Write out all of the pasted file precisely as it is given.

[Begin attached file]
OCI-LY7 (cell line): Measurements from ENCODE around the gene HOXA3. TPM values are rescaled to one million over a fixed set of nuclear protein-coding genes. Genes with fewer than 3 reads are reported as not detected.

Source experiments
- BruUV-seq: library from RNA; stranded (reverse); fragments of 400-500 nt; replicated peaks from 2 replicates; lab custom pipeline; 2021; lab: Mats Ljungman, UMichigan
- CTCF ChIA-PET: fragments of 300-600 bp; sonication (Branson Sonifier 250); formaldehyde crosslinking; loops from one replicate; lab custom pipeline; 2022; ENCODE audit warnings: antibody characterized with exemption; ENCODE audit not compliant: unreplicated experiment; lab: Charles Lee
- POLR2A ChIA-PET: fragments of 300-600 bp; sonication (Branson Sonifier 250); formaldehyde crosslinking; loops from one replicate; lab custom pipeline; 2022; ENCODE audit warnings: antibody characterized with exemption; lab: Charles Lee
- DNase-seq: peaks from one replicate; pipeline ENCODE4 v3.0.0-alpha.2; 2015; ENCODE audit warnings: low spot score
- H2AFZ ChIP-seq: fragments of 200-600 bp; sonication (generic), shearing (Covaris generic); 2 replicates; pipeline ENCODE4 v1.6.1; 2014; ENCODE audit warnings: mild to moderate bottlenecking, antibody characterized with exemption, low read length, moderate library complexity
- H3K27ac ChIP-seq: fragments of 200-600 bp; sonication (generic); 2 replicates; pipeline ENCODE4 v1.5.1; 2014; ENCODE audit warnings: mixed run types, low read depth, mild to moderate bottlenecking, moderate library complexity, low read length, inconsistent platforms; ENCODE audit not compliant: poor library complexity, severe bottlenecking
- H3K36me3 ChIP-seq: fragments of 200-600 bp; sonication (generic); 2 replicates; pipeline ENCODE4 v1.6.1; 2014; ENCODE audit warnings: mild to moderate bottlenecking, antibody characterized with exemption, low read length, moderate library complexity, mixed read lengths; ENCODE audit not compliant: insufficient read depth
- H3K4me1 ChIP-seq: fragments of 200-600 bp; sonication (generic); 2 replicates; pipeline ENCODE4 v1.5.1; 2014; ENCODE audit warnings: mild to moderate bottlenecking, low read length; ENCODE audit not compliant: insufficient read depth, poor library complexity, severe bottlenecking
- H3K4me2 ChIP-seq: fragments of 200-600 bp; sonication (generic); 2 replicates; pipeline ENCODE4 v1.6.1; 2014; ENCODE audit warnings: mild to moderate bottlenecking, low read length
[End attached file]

OCI-LY7 (cell line): Measurements from ENCODE around the gene HOXA3. TPM values are rescaled to one million over a fixed set of nuclear protein-coding genes. Genes with fewer than 3 reads are reported as not detected.

Source experiments
- BruUV-seq: library from RNA; stranded (reverse); fragments of 400-500 nt; replicated peaks from 2 replicates; lab custom pipeline; 2021; lab: Mats Ljungman, UMichigan
- CTCF ChIA-PET: fragments of 300-600 bp; sonication (Branson Sonifier 250); formaldehyde crosslinking; loops from one replicate; lab custom pipeline; 2022; ENCODE audit warnings: antibody characterized with exemption; ENCODE audit not compliant: unreplicated experiment; lab: Charles Lee
- POLR2A ChIA-PET: fragments of 300-600 bp; sonication (Branson Sonifier 250); formaldehyde crosslinking; loops from one replicate; lab custom pipeline; 2022; ENCODE audit warnings: antibody characterized with exemption; lab: Charles Lee
- DNase-seq: peaks from one replicate; pipeline ENCODE4 v3.0.0-alpha.2; 2015; ENCODE audit warnings: low spot score
- H2AFZ ChIP-seq: fragments of 200-600 bp; sonication (generic), shearing (Covaris generic); 2 replicates; pipeline ENCODE4 v1.6.1; 2014; ENCODE audit warnings: mild to moderate bottlenecking, antibody characterized with exemption, low read length, moderate library complexity
- H3K27ac ChIP-seq: fragments of 200-600 bp; sonication (generic); 2 replicates; pipeline ENCODE4 v1.5.1; 2014; ENCODE audit warnings: mixed run types, low read depth, mild to moderate bottlenecking, moderate library complexity, low read length, inconsistent platforms; ENCODE audit not compliant: poor library complexity, severe bottlenecking
- H3K36me3 ChIP-seq: fragments of 200-600 bp; sonication (generic); 2 replicates; pipeline ENCODE4 v1.6.1; 2014; ENCODE audit warnings: mild to moderate bottlenecking, antibody characterized with exemption, low read length, moderate library complexity, mixed read lengths; ENCODE audit not compliant: insufficient read depth
- H3K4me1 ChIP-seq: fragments of 200-600 bp; sonication (generic); 2 replicates; pipeline ENCODE4 v1.5.1; 2014; ENCODE audit warnings: mild to moderate bottlenecking, low read length; ENCODE audit not compliant: insufficient read depth, poor library complexity, severe bottlenecking
- H3K4me2 ChIP-seq: fragments of 200-600 bp; sonication (generic); 2 replicates; pipeline ENCODE4 v1.6.1; 2014; ENCODE audit warnings: mild to moderate bottlenecking, low read length